At A Trade Show, Power Tools Fit For The Amish

Play associated audio

The Buckeye Tool Expo in Dalton, Ohio, is held in a massive hall filled with bearded men in black hats and women in white bonnets. A few horses and buggies are tied up outside.

The Amish have chosen to forgo many of the delights of the modern world, but they still need to drill, sand and cut wood. This trade expo shows off all the loopholes that let the Amish get their hands on power tools.

One table has the kind of loud, candy-colored machines you might drool over at Home Depot. But instead of running off of electricity (which many Amish people don't use), the tools are powered by compressed air.

"It's almost unlimited the tools you can convert to air," the guy behind the counter tells me. "Drills, impact wrenches, saws, table saws."

There are more than a hundred vendors at the show, all selling some Amish twist on technology.

The Amish were traditionally farmers, but in recent years, more young Amish men have started working in trades, like making furniture and cabinets — the kind of work where a power tool can bring in a lot more money.

But the more technology the Amish adopt, the more technology they need. So, for instance, as some of the Amish built bigger workshops and factories, they found out that gas lamps just weren't working.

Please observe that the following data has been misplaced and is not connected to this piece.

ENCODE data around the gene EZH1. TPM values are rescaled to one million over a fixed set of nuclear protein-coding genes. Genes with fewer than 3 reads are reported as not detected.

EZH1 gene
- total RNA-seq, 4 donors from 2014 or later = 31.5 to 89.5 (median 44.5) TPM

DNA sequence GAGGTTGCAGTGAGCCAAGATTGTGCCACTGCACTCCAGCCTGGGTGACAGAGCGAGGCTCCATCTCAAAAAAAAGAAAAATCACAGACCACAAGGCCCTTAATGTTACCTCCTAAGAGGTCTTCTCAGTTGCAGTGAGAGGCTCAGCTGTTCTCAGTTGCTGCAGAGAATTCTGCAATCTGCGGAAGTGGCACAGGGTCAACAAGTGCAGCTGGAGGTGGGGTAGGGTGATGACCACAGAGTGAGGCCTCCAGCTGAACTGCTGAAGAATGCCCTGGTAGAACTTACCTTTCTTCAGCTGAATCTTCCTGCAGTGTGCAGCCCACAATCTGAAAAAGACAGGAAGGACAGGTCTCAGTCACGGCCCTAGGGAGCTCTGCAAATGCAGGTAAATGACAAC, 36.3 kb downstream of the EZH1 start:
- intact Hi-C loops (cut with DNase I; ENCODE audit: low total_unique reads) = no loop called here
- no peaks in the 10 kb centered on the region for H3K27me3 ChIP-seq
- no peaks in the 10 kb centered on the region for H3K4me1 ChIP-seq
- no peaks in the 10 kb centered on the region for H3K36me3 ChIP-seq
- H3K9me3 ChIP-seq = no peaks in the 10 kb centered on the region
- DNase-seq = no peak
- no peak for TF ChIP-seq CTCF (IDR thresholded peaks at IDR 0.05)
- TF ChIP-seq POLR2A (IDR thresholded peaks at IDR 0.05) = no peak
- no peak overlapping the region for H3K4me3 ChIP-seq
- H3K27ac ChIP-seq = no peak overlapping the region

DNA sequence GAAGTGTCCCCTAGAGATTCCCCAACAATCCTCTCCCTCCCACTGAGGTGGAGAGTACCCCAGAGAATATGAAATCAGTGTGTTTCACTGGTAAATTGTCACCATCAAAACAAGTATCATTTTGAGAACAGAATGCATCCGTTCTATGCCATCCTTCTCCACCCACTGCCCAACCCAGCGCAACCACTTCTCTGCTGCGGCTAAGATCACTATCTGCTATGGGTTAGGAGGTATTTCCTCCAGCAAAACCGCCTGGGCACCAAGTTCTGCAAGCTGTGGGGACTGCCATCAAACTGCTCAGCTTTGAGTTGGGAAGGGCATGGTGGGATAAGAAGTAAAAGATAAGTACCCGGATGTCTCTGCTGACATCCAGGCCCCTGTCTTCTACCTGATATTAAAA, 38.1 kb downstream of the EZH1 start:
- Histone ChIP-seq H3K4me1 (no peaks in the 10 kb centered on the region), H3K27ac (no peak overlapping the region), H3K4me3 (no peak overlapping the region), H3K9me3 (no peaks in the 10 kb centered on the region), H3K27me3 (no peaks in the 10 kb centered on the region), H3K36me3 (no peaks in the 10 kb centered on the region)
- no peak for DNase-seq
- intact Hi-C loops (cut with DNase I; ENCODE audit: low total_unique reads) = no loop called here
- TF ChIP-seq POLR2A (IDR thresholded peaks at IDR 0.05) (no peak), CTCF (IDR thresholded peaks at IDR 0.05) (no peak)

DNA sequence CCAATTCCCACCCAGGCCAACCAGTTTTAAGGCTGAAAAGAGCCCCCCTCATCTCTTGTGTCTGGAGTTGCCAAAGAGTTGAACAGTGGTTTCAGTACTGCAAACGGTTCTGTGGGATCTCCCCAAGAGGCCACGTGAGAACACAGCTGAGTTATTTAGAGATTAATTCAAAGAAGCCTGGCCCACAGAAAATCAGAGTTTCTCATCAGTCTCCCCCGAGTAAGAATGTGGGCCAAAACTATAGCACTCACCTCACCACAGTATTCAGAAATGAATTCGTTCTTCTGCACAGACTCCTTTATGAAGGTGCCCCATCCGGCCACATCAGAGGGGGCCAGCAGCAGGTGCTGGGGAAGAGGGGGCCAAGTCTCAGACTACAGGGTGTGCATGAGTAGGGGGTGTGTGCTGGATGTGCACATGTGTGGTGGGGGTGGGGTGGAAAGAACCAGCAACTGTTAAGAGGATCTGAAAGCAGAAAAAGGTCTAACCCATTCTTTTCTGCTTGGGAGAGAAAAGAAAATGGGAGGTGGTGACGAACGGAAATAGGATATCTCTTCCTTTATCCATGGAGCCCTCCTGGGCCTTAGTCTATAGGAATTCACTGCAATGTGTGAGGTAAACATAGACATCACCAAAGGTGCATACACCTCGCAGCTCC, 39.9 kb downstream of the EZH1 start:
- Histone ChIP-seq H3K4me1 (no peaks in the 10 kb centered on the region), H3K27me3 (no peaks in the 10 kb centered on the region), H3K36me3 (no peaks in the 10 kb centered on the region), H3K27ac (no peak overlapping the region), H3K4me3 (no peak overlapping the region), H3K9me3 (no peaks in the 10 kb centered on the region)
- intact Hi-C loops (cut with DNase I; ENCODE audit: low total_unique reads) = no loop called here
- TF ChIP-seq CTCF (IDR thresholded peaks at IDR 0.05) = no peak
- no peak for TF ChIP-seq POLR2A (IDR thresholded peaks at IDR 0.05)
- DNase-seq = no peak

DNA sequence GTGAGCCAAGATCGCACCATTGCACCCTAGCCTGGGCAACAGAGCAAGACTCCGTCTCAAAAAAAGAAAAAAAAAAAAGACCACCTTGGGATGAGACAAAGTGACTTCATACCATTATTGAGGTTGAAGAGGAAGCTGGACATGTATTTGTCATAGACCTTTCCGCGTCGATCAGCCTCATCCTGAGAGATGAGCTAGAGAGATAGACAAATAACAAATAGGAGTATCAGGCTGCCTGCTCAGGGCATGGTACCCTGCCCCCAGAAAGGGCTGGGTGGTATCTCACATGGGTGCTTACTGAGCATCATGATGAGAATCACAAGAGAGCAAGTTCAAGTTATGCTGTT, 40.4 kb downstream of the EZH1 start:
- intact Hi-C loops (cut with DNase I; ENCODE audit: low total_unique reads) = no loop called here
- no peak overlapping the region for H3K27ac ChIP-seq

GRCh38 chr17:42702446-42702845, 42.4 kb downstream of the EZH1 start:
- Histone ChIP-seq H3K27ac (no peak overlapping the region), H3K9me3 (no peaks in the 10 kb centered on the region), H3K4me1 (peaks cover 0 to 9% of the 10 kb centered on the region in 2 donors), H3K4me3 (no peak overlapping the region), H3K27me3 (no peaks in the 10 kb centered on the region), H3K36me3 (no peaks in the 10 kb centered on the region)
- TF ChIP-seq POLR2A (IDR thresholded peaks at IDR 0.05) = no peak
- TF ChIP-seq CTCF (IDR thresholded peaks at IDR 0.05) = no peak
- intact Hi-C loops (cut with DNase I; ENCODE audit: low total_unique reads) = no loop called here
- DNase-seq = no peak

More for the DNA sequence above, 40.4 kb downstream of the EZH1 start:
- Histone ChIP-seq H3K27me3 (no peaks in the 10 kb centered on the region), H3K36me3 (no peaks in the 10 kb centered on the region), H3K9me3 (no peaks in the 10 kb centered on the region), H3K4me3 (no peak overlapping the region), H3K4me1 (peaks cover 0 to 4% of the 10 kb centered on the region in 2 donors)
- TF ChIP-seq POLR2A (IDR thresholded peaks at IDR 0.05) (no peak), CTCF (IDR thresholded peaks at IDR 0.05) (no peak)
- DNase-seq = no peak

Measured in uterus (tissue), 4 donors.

So Elva Otto, an Amish man, launched a company called Day Star to sell industrial skylights — special reflective tubes that funnel sunlight from the roof down into the workshop. It's a way to get more light without using electricity.

"Most people can take something and plug it into the wall," Otto says. "We can't use electricity for this, so then we get creative and figure out how to make something work."

Copyright 2013 NPR. To see more, visit http://www.npr.org/.

NPR

How A Music Writer Learned Trust Is The Ultimate Backstage Pass

Lisa Robinson knows how to talk — and how to make others, especially musicians, want to talk. The veteran rock journalist speaks with NPR's Wade Goodwyn about her four decades behind the scenes.
NPR

Can Wal-Mart Really Make Organic Food Cheap For Everyone?

The giant retailer says it's adding a new line of organic food that's at least 25 percent cheaper. But a large-scale production and supply of organic food likely can't be achieved overnight.
NPR

Obama Adds Malaysia To His Asia Itinerary

Obama travels to Malaysia next week, where the government is under fire for the handling of a missing airliner. NPR's Wade Goodwyn talks to Josh Kurlantzick of the Council on Foreign Relations.
NPR

Watch For The Blind Lets You Feel Time Passing

A new watch allows the blind to feel time on their wrists. Designer Hyungsoo Kim tells NPR's Wade Goodwyn his watch allows users to tell time accurately without revealing their disabilities.

Leave a Comment

Help keep the conversation civil. Please refer to our Terms of Use and Code of Conduct before posting your comments.